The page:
top of page

Succeeding = Getting Out of Alabama

To a State with Better Resources & Help for My Son! 

 

Parenting a Child with Autism

Date: July 30, 2017

Author: Lakisha G. Louissaint

It all began, when I realized that my son was not responding to sound and the frequent appointments began. But life would change for us all in 2003, where the diagnosis of Autism & Epilepsy would rock us to the core. Each doctor’s visit was physically and emotionally exhausting for not only my son, but his older brother, myself, and whomever provided transportation to his appointments at the time. Hearing the doctor say all that he would never be able to do, shook every part of me leaving me hoping and praying that I would be awakened from a dream. For seven and a half years he faced many challenges due to being non-verbal and he was nowhere near potty trained due to the cognitive delays. As a single parent at the time, I learned early on that raising a child with Autism was not a walk it the park; it was a daily challenge and by far one of the most difficult times in my life. I lacked knowledge in how to effectively care for my son; therefore, educating myself was a must. But nothing would prepare us for the frequent meltdowns caused by sensory overloads. Wait, what did this new word even mean? Sensory overloads occur when one or more of the body's senses experience over-stimulation from the environment. Therefore, adjusting things became a part of our daily routines as it is for many parent today.

 

Early intervention kind of prepared us for Kindergarten; however, it didn’t prepare us for my son being placed in Special Education sheltered away from his non-disabled peers. I was unfamiliar with the process of an Individual Education Program (IEP) meeting that would be designed for my son to receive the proper education he deserved. I later enrolled into Troy University to major in Collaborative Education known as (Special Education) to become more knowledgeable of what an IEP consisted of. During this time, I became aware of the process of an IEP, understanding my parental rights, as well as my son’s rights to a Free Appropriate Public Education (FAPE). I quickly realized that a lack of knowledge in these areas could be a recipe for a good education or a disaster by him simply being slipped through the system undetected without the proper education he deserved. We were met with many disagreements for my son to be placed in general education classes with his non-disabled peers, until I discovered the law for inclusion. It wasn’t easy, but our request would soon be met.

 

We thought the challenges would soon end, but we quickly realized that the real world had more waiting. We experienced the judgmental stares by onlookers who had absolutely no clue what was going on because my son had no physical signs of a disability in which I call a (different ability). Hearing the gut wrenching words, “She needs to get her child together; let me take him home for one night and she will never have to deal with that again truly pierced through my soul and then the grieving process began, but I refused to hide my son behind four walls to run from the judgmental stares and opinions of others.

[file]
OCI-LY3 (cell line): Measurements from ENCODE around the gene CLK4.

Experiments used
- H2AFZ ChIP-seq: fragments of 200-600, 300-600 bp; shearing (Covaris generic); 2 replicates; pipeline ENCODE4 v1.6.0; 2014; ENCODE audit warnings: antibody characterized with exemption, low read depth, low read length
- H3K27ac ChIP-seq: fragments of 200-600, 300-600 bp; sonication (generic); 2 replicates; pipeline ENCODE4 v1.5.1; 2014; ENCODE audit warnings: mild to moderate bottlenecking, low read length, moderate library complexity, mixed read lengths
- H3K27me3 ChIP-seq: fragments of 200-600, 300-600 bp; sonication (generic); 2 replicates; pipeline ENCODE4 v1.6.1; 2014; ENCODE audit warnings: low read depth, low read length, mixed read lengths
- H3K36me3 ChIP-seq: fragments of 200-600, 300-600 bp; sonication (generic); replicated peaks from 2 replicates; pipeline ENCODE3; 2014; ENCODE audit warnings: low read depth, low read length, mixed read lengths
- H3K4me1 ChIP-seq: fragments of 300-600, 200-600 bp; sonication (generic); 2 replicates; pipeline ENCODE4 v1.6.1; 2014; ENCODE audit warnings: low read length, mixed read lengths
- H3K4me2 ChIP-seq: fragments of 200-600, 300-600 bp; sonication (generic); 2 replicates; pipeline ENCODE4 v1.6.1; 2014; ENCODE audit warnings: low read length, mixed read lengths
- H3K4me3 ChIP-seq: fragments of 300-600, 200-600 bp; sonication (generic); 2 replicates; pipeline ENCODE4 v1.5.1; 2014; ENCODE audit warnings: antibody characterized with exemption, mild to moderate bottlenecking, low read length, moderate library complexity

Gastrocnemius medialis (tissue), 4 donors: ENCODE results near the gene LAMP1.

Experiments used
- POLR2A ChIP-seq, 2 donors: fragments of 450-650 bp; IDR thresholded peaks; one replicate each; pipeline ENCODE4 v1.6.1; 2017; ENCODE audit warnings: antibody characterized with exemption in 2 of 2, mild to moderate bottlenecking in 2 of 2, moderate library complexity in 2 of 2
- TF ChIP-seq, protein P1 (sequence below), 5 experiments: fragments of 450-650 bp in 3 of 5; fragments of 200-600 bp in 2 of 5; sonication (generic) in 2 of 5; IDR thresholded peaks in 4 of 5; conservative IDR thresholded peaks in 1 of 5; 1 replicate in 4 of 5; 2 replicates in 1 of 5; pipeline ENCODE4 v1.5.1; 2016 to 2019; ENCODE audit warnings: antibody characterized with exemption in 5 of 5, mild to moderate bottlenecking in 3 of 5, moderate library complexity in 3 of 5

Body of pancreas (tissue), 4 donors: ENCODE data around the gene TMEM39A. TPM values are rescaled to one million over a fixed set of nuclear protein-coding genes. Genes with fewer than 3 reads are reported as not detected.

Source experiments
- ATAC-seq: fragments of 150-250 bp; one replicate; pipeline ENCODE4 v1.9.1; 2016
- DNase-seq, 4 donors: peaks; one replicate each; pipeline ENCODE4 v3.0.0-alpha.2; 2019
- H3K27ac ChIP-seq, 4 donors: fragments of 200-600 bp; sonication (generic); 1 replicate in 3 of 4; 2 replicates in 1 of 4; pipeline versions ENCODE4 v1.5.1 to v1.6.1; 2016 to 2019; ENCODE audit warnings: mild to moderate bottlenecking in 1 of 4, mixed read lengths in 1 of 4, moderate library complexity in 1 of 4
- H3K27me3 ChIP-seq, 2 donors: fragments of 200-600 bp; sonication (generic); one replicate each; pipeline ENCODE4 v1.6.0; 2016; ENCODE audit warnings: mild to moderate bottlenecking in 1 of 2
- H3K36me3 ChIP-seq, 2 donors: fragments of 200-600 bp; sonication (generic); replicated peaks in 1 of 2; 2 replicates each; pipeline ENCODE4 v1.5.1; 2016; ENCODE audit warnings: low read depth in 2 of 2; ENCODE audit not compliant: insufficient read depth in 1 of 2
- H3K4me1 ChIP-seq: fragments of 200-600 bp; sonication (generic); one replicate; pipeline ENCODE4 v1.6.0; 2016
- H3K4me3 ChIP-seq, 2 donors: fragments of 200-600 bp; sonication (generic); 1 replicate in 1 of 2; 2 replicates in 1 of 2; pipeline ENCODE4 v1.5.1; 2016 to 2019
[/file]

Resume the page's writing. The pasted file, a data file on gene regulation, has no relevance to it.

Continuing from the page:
It broke my heart as I watched other parents become frustrated because their child talked too much, when all I wanted was for my son to speak. It appeared that they took for granted the one thing many parents pray for daily. Granted I had many questions. God why did you allow this to happen to my son? I even began blaming myself as many parents do. I wondered if I ate the wrong thing or if I didn’t pray hard enough. I needed to know how to help him and I realized faith was the biggest solution. Because of faith, I knew my son would one day overcome every obstacle that was set before him. He said his first word when he was almost eight, became potty trained, and came off of all medications during that time. He is now seventeen and a Junior in high school taking life one day at a time. Faith made him whole because I refused to accept a diagnosis by man and ignore the Power of God.

 

 

Signed a Proud Mother of a Child with Autism,

 

Mrs. Lakisha G. Louissaint

Learning to Read!

lol: I feel so hot! Watch the video to understand!

Miracles still happen!

Miracles Still Happen​

Luke 18: 27 Jesus answered, "God can do things that are not possible for people to do."  (NCV)

Are you searching for a miracle for your child today? Well, I am too. As parents, we are taught by some doctors everything our children will never do. We are brainwashed into believing the diagnosis instead of the Power of God. We are convinced that if the chemicals in the brain are manipulated, our children can be healed. We have almost been convinced that “The Doctor” Jesus is not a healer. On today, I encourage you to speak life into your child. Began saying what they can do instead of what they can’t. Even if you don’t see it happen immediately, trust that God will not fail. My son was non-verbal for the first seven and a half years of his life, but I continued to trust God. At almost eight, he began doing everything doctors said he wouldn’t do. My son received a miracle.

Prayer for Today: God, thank you for miracles. I know that by Your stripes, my child is healed. Show me small miracles on today. Please help my unbelief. In Jesus name, Amen.

bottom of page